For Part 1: “Pershing Square, Not-so-public Parks, and the Fight over Public Places”
For Part 2: “Black Panther Part Headquarters and Other Invisible Places”
For Part 3: "We Built This City: A Personal History"
DOWNTOWN LOS ANGELES has its fair share of monumental buildings — the Bradbury Building, the public library, Staples Center, and the Walt Disney Concert Hall, to name a few (not to mention the latest in-progress addition: Eli Broad’s Broad Museum). For many people these structures invoke a unifying sense of place and history, no matter what they personally think about the architecture, communicating that this is a “world class city” rather than a loose affiliation of suburbs. Buildings like these inspire a range of feelings, from awe and pride to sheer indifference. Architecture and commercial function are always at issue with landmark properties, creating marginalized positions in the metropolis.
The L.A. Live complex, one of the newest additions to the downtown Los Angeles skyline, magnifies these complex and contentious politics of place. When I attended USC, and after I graduated, I often took the bus down Figueroa to see friends or professors on campus, passing the L.A. Live project on my way. It functions as a kind of oversized playground for those not playing inside the adjacent Staples Center — a “mixed use” complex filled with restaurants, theaters, and shops. For an idea of the overwhelming volume of “live content” offered by such a massive entertainment destination, it’s hard to beat the description from the L.A. Live website:
The 4 million square foot / $2.5 billion downtown Los Angeles sports, residential & entertainment district featuring venues such as Nokia Theatre L.A. LIVE, Club Nokia and The Conga Room; the GRAMMY Museum, saluting the history of music and the genre's best known awards show; a 54-story, 1001-room convention "headquarters" destination (featuring The Ritz-Carlton and JW Marriott hotels and 224 luxury condominiums — The Residences at The Ritz-Carlton — all in a single tower), Regal Cinemas L.A. LIVE Stadium 14 movie theatre, "broadcast" facilities for ESPN, along with entertainment, restaurant and office space making it the region's most active 'live content and event campus.'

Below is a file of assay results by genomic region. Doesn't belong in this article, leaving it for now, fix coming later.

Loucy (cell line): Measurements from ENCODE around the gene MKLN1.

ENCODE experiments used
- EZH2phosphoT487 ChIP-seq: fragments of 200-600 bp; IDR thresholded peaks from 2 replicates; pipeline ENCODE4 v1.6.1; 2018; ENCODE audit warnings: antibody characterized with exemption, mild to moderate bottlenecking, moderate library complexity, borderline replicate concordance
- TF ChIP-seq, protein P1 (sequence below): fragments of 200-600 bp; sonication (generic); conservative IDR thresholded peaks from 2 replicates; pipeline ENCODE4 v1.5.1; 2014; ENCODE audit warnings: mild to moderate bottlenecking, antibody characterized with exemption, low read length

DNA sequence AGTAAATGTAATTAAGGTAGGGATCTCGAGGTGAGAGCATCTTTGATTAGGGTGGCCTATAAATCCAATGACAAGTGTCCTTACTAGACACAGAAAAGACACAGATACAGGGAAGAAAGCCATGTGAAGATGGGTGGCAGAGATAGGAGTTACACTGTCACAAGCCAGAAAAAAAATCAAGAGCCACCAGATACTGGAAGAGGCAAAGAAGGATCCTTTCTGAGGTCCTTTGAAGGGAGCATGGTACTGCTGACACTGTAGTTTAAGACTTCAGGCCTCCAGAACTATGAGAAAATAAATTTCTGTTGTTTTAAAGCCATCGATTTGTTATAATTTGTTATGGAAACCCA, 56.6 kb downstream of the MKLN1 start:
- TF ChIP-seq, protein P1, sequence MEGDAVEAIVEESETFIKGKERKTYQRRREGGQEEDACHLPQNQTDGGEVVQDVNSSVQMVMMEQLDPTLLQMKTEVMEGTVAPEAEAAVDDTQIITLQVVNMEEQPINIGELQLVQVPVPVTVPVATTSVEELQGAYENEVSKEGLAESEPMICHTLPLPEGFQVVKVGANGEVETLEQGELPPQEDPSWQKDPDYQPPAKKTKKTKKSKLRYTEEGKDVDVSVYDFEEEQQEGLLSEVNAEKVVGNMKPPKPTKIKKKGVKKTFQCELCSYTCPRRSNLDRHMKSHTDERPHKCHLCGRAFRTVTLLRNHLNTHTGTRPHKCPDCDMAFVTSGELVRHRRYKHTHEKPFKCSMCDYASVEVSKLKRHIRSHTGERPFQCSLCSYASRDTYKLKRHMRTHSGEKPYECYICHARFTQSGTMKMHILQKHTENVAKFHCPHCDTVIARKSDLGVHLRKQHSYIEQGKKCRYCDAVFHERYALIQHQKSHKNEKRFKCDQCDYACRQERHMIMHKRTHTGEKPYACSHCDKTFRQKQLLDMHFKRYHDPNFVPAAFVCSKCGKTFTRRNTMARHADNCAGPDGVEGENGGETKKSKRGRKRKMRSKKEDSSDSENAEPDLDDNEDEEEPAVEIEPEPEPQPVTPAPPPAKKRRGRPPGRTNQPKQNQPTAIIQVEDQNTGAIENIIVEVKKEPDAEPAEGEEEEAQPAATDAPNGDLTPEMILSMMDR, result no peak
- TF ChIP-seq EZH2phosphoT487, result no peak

I’m not a sports fan (the Staples Center across the street is home to several professional franchises, including one of the most profitable in all of sports, the Lakers, as well as the Clippers, Kings, and Sparks) nor can I really afford to eat or shop on this particular “campus,” so it might not be a major newsflash if I say that L.A. Live, from the moment I laid eyes on it, rubbed me the wrong way. To an exaggerated degree, it seemed like yet another urban development strategy that prioritized wealthy professionals at the expense of other people living and working in downtown. I chafed when media pundits or assoc...read more